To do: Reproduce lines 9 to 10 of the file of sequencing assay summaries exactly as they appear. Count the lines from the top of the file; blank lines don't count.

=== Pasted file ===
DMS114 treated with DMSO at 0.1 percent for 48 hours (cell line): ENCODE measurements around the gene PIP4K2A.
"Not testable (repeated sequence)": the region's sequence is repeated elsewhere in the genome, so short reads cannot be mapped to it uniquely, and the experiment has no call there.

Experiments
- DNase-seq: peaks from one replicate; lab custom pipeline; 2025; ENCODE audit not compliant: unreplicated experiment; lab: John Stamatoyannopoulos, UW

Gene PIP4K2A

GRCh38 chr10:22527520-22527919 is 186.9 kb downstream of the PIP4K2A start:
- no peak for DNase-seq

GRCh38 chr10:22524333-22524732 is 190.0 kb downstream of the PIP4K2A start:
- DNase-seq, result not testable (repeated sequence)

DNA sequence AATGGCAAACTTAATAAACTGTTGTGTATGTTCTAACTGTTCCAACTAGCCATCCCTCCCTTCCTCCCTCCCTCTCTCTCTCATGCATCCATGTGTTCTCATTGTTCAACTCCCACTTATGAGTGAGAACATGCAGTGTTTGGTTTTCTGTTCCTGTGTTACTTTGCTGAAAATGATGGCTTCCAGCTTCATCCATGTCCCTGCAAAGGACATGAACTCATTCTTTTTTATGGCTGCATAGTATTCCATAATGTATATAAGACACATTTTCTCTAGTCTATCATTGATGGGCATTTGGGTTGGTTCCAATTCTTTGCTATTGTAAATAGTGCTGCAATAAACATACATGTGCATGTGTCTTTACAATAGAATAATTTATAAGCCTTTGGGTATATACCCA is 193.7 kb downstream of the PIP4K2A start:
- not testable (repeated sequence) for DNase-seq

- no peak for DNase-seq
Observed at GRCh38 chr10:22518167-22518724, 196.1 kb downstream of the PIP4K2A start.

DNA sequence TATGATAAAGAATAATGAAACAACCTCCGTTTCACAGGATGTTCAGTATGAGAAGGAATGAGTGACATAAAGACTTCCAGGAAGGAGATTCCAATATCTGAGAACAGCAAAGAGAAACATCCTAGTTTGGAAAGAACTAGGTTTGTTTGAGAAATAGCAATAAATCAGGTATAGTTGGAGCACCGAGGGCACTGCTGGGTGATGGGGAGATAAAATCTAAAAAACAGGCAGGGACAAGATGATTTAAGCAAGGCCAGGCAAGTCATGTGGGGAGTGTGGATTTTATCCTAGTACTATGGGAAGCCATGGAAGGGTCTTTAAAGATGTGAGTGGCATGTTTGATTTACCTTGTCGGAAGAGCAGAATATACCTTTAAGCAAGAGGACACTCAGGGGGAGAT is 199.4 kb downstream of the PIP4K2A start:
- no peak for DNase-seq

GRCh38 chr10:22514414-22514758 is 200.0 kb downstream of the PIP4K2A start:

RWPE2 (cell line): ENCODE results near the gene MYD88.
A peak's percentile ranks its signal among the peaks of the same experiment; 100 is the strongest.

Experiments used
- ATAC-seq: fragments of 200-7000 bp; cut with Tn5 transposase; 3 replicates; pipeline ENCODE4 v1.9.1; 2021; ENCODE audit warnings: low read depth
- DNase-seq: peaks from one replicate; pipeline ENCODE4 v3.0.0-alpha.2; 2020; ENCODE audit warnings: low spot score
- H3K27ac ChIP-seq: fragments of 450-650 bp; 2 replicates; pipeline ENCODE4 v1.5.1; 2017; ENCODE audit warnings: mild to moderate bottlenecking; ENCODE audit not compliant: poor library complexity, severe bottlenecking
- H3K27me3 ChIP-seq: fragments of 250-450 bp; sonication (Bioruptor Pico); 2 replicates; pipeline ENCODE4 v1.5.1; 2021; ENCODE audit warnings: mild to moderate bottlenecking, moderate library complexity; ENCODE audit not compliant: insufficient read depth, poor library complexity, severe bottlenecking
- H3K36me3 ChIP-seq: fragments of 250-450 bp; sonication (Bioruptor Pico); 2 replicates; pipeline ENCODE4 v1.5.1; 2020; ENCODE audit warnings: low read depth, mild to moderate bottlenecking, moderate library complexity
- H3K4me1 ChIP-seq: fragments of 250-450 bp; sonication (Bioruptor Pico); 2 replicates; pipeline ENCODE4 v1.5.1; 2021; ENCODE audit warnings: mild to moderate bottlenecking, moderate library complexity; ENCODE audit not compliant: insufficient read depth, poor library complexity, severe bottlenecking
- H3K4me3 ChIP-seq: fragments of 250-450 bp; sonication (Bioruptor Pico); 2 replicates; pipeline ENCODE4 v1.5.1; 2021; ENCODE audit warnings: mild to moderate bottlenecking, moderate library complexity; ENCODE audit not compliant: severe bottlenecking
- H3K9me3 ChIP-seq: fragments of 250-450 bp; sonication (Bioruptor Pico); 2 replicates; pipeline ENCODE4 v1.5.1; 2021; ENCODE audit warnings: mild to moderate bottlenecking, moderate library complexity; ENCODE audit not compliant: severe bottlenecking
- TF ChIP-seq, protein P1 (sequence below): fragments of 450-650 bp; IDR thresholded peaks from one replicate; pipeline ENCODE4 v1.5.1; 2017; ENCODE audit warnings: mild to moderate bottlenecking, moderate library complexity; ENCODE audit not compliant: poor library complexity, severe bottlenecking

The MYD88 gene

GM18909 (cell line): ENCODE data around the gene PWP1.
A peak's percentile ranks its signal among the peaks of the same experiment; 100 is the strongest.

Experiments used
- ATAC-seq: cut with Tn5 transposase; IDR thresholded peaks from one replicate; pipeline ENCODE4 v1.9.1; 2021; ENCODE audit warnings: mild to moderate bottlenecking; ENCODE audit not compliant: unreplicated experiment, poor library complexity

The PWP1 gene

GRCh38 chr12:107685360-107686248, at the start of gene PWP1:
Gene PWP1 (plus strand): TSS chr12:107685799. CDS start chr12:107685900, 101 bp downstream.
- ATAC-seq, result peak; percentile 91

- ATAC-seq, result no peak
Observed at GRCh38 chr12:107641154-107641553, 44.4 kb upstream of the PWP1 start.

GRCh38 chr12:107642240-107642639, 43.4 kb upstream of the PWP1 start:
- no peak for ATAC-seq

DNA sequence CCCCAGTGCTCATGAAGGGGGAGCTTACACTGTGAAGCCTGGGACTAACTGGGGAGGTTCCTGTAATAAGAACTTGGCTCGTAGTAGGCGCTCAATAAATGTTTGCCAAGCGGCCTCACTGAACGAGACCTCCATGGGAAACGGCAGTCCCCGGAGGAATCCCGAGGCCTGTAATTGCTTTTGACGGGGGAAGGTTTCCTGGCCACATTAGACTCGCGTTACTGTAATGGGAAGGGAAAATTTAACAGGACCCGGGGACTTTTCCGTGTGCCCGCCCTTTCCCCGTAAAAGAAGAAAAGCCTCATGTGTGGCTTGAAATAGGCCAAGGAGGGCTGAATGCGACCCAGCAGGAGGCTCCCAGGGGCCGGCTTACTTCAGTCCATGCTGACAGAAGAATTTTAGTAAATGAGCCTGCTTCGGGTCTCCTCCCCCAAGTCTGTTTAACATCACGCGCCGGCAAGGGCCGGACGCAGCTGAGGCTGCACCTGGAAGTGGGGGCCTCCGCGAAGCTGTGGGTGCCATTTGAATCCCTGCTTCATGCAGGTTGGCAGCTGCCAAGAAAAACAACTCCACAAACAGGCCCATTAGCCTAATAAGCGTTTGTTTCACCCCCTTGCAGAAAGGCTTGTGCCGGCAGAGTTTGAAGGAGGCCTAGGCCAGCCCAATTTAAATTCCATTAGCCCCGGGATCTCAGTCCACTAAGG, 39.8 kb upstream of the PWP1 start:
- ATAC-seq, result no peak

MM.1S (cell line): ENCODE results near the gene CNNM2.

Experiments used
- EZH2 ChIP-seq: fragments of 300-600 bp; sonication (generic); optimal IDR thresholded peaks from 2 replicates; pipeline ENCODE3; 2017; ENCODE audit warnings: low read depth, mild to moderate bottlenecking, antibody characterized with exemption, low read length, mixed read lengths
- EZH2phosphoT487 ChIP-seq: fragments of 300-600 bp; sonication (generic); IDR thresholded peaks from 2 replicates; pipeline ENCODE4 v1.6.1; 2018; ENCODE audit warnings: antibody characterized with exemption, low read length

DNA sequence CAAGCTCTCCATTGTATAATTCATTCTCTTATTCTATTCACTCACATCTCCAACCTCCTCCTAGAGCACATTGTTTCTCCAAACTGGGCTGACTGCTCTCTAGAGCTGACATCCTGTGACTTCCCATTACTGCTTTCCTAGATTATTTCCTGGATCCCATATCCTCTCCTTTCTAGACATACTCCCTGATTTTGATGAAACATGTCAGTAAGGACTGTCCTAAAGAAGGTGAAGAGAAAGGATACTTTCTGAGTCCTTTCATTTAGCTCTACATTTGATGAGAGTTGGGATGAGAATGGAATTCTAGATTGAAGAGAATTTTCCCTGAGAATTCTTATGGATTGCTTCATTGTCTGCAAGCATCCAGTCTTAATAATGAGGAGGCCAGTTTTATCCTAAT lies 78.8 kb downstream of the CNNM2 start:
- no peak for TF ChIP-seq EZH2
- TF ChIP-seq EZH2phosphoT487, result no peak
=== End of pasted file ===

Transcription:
- DNase-seq, result not testable (repeated sequence)

DNA sequence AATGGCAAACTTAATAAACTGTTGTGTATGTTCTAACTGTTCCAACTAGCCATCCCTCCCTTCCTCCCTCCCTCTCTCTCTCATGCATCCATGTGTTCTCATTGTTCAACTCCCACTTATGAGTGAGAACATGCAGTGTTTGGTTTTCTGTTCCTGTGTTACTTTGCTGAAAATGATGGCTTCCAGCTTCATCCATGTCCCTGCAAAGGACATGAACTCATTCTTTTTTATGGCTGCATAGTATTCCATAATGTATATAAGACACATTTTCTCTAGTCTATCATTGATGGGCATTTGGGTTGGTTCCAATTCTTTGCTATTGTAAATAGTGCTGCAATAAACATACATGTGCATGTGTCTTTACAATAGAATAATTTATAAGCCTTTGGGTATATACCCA is 193.7 kb downstream of the PIP4K2A start: